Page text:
Winners Selected in Book Giveaways

The Goodreads contest is over! I want to thank everyone for entering. In all, 435 people entered to win my cookbook, Compote Is My Jam, and 510 people entered to win my book of essays, I’Mmoral: Poems for Unrepentant Sinners and Free Thinkers.

Goodreads has selected the winners in both contests (again, to be clear, I have/had zero input in the selection of the winners), and I’m pleased to announce that Sharon in Kentucky has won the cookbook, and Shelby in Louisiana has won the book of essays.

Thanks to everyone for entering — I hope you’ll consider seeking out and reading the books even if you didn’t win: All of my books are available at very low and reasonable prices in eBook format at Amazon and other retailers.

Thanks again!

/rk

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My Hypochondria Is All in Your Mind

Hypochondria all in your mind

Any person who is eventually diagnosed with a chronic illness (especially autoimmune disease) will have likely been first labelled a hypochondriac. The likelihood of that happening at least doubles if they are gendered female.

The medical profession has a long history of labelling women as emotionally labile and as unreliable reporters of their own symptoms.

HYSTERIA: A psychological disorder (not now regarded as a single definite condition) whose symptoms include conversion of psychological stress into physical symptoms (somatization), selective amnesia, shallow volatile emotions, and overdramatic or attention-seeking behavior. The term has a controversial history as it was formerly regarded as a disease specific to women. (source: Google)

For women, complaints of headaches, generalized aches and pains, and the feeling that ‘something isn’t right’ with their bodies are dismissed as somehow illegitimate, either because of the emotional state of the patients reporting them, or simply the perceived propensity towards emotion by women as a whole. Even if the symptoms are given some credence, the phrase “somatic complaints” gets thrown around: Either the complaints are fake because women are over-emotional, or they are real but are caused by women being over-emotional. It’s a double-bind dilemma from which there isn’t an easy escape: Either way, genuine issues end up being delegitimized and important diagnoses end up being missed.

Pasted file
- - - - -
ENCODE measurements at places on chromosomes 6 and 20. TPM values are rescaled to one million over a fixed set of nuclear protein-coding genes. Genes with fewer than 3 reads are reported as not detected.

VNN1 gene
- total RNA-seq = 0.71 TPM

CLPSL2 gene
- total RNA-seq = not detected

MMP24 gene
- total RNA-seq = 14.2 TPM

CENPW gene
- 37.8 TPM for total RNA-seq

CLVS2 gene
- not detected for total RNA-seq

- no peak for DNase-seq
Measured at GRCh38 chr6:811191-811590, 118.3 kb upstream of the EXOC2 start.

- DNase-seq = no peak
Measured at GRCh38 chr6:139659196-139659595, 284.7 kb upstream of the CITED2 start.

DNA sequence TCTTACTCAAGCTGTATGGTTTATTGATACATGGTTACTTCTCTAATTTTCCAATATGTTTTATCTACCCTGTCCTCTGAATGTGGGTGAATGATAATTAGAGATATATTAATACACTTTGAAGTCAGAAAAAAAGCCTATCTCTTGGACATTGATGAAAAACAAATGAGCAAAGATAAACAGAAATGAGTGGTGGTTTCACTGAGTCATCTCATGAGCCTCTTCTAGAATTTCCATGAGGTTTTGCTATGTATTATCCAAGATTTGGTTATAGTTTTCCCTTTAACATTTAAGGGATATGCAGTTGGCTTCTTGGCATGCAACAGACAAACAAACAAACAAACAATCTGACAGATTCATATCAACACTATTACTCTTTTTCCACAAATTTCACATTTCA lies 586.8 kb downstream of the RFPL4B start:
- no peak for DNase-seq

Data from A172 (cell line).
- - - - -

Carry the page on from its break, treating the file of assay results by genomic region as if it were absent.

SOMATIZATION: Conversion of a mental state (as depression or anxiety) into physical symptoms; also : the existence of physical bodily complaints in the absence of a known medical condition. (source: Merriam-Webster)

If a doctor is convinced that a patient’s complaints are mental in nature, then by all means pursuing further evaluation to determine the source of those psychological issues, whether it be depression or anxiety, is warranted. However in many cases, that doesn’t seem to be the next step — a doctor will dismiss the symptoms as emotional manifestations and provide no further treatment; which begs the question as to whether they would do the same if the patient was male and presented with the same complaints.

Part of the challenge, undoubtedly, is the fact that women routinely have to deal with unpredictable aches and pains which are considered to be a normal part of our lives. Hormonal swings and surges, headaches, monthly bleeding, childbearing, childbirth, menopause — the list goes on. Women are constantly subject to changes in our bodies which we are expected to accept without question. For the most part, we don’t complain (to our doctors, at least), except when something is different or unexplained.

This is not something for which we should be discredited.

If anything, women should be (in general, as a whole) given special credence when it comes to self-reporting. Most women are taught and groomed to be more aware of their bodies and the changes that occur: It’s perfectly normal that we become aware of changes, and become aware of them early.

Of course the problem with catching wind of things in the early stages of illness is that not all of the diagnostic signs may be evident yet. That takes time. That takes testing, and ruling out multiple hypotheses before you lock down the right diagnosis. Which is all the more reason for not dismissing what may seem like vague and non-specific complaints: Further monitoring is necessary to determine what will develop.

If somatization is by definition physical symptoms in the absence of a physical cause, for it to be labelled as such, you have to wait long enough to determine that no cause will present itself.